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to think this is ridiculous advice....

(63 Posts)
BigRedDragon Sun 01-Dec-13 20:35:18

Been festering about this, not massively, just niggling but annoyed at health visitor and her unsolicited advice. I went to get dc2 weighed in the week. He is a big baby at nearly 28lbs at 6mths. She asked how often he fed overnight and I replied every 3 hours ish but as we co-sleep it wasn't a huge problem. She then went onto tell me she saw me feeding him whilst waiting and I shouldn't make so much eye contact or stroke his cheek whilst feeding him as I'm teaching him feeding is more than nourishment, he'll then feed to get attention. I reassured her that he got plenty of interaction and attention regardless of feeding and left.
Just been niggling me, I couldn't help but picture a mother taking this advice and ignoring her baby. I firstly found this annoying as I didn't ask for advice, I feed on demand happily, but I really found it the most ridiculous advice going, and sad in so many ways!

LambinsideaDuckinsideaTrout Sun 01-Dec-13 20:37:52

Yes and I would complain in a heartbeat.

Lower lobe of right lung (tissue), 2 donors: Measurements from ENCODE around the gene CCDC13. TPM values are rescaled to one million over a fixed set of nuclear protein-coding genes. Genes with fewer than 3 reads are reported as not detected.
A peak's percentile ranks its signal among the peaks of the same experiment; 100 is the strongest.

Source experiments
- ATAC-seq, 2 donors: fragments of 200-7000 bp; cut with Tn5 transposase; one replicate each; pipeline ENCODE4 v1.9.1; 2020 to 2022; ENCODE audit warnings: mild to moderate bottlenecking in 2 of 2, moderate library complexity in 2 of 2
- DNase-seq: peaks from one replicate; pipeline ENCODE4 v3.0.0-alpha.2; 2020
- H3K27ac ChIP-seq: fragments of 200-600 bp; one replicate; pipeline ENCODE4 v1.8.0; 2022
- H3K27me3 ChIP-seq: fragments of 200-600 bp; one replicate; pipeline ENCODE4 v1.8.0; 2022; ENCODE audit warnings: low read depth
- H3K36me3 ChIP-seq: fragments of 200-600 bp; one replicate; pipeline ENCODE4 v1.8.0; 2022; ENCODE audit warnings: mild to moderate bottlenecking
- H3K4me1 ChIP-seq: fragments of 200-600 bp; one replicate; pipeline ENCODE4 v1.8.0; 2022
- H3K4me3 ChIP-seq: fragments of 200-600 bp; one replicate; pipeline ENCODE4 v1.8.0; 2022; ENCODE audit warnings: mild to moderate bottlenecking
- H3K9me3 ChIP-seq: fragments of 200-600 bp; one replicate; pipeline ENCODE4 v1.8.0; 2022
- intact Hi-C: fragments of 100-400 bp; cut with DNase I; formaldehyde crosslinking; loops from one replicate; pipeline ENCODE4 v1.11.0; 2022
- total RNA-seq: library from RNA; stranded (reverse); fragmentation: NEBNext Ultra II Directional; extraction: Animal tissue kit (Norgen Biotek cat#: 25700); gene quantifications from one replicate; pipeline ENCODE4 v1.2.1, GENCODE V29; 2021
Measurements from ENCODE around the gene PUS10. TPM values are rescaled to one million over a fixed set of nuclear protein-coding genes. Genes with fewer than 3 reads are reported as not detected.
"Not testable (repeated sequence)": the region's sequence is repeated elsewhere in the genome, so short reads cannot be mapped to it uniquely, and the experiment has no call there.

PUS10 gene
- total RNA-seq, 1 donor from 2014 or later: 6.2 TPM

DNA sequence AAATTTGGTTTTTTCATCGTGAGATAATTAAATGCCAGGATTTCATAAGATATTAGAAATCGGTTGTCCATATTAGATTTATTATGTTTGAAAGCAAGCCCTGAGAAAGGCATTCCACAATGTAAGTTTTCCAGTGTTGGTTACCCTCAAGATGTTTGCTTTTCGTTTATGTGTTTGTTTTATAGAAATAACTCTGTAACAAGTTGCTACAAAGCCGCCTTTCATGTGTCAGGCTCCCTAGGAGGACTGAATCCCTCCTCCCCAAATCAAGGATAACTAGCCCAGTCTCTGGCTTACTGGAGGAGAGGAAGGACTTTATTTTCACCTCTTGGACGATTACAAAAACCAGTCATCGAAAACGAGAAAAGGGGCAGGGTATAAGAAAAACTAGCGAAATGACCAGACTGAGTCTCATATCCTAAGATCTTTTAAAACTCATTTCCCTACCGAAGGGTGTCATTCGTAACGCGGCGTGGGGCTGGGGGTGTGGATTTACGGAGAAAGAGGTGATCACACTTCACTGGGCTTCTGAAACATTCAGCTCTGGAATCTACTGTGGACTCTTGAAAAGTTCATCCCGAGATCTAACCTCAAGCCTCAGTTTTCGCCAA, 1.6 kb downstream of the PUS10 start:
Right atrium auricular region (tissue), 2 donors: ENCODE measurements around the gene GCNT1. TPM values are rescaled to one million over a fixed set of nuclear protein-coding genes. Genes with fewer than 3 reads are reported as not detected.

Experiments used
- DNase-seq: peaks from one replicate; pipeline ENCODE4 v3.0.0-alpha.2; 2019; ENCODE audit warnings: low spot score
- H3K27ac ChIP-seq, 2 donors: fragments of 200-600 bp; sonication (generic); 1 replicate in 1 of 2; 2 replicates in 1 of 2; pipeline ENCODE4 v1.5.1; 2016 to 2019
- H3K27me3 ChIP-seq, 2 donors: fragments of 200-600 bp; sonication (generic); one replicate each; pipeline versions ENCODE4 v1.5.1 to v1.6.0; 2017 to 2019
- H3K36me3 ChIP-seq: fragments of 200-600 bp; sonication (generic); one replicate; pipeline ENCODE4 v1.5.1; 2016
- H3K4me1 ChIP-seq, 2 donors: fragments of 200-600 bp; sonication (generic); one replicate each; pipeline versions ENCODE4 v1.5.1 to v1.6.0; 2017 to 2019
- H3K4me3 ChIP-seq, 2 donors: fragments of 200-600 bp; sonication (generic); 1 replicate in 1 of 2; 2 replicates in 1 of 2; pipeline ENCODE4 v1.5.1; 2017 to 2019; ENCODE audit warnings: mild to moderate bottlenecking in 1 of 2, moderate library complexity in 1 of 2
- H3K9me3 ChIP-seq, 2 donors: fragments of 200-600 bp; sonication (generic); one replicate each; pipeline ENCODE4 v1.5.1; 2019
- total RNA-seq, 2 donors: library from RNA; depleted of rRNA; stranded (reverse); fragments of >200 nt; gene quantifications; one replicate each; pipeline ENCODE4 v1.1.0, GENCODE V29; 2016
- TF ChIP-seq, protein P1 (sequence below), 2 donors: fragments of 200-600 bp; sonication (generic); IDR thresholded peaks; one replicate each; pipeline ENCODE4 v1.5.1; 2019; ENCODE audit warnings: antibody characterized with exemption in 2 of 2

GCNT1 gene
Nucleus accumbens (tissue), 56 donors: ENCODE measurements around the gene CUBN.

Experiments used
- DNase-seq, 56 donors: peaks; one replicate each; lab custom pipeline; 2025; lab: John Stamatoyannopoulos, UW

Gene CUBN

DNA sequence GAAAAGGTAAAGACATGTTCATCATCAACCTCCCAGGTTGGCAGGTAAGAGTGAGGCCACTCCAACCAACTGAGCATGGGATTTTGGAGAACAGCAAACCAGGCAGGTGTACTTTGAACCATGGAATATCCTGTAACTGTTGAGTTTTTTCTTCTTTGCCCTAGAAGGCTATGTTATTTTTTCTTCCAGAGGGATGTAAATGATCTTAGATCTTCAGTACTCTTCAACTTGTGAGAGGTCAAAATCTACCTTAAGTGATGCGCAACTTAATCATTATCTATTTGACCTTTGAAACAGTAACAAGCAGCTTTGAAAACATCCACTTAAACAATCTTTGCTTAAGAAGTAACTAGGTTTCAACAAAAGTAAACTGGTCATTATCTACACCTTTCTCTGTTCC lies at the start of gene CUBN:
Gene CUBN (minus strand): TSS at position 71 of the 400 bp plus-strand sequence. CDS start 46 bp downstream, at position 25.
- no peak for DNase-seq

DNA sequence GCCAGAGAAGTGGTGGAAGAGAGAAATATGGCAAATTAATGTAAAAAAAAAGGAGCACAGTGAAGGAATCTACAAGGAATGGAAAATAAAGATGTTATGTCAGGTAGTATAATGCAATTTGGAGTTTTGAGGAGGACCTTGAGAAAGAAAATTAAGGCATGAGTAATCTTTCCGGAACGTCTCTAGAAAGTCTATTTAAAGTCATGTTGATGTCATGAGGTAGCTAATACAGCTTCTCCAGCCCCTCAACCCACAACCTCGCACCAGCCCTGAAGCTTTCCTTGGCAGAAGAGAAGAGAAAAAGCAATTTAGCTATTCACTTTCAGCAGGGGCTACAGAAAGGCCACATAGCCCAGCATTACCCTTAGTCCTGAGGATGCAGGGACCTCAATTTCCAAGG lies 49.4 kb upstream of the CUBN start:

WaffilyVersatile Sun 01-Dec-13 20:38:49

HA! tell her to fuck right off.. #1 thing I miss about my dc being babies was that time feeding and stroking their cheek while looking at their big blue eyes...

I feel sad that someone might take her nonsense as gospel. YANBU

RevoltingPeasant Sun 01-Dec-13 20:38:51

sad complain

LambinsideaDuckinsideaTrout Sun 01-Dec-13 20:41:09

It's not just ridiculous, it's BAD advice.

Can't help but think she has 'issues' to actually say that crap.

OvaryAction Sun 01-Dec-13 20:41:15

It is more than nourishment though!

What a stupid person, I'd complain.

Mogz Sun 01-Dec-13 20:41:28

What a strange thing for her to say, feeding your baby is the perfect time for such bonding.

Angria Sun 01-Dec-13 20:43:59

Why complain?

Some advice was given, the OP said she thought ridiculous, so she can ignore it.

puntasticusername Sun 01-Dec-13 20:45:39

Bloody hell.

Agree. Complain. Unless there was a lot more to your conversation than you've told us, I can't easily see a good justification for her saying that.

rootypig Sun 01-Dec-13 20:48:15

Complain because this is fucking negligent advice from a person whose JOB it is to advise and support parents! She's not saying this from a supermarket check out, ffs. OP of course YANBU.

Honestly, after my own experiences and what I read here, I can't help but wonder what training HVs get. They can be frankly terrifying.

LambinsideaDuckinsideaTrout Sun 01-Dec-13 20:51:14

Don't act the ignorant fool angria - it's obvious why OP should complain.

BigRedDragon Sun 01-Dec-13 20:51:58

Nope we had a conversation about the fact he was a big baby, I said I was not worried as he followed exact growth chart of his brother. Briefly discussed weaning, then she asked about night time feeds. I just think feeding, breast or bottle, is a massively important process for bonding, emotional connection etc, I found this advice rather clinical and really sad if any one actually follows it.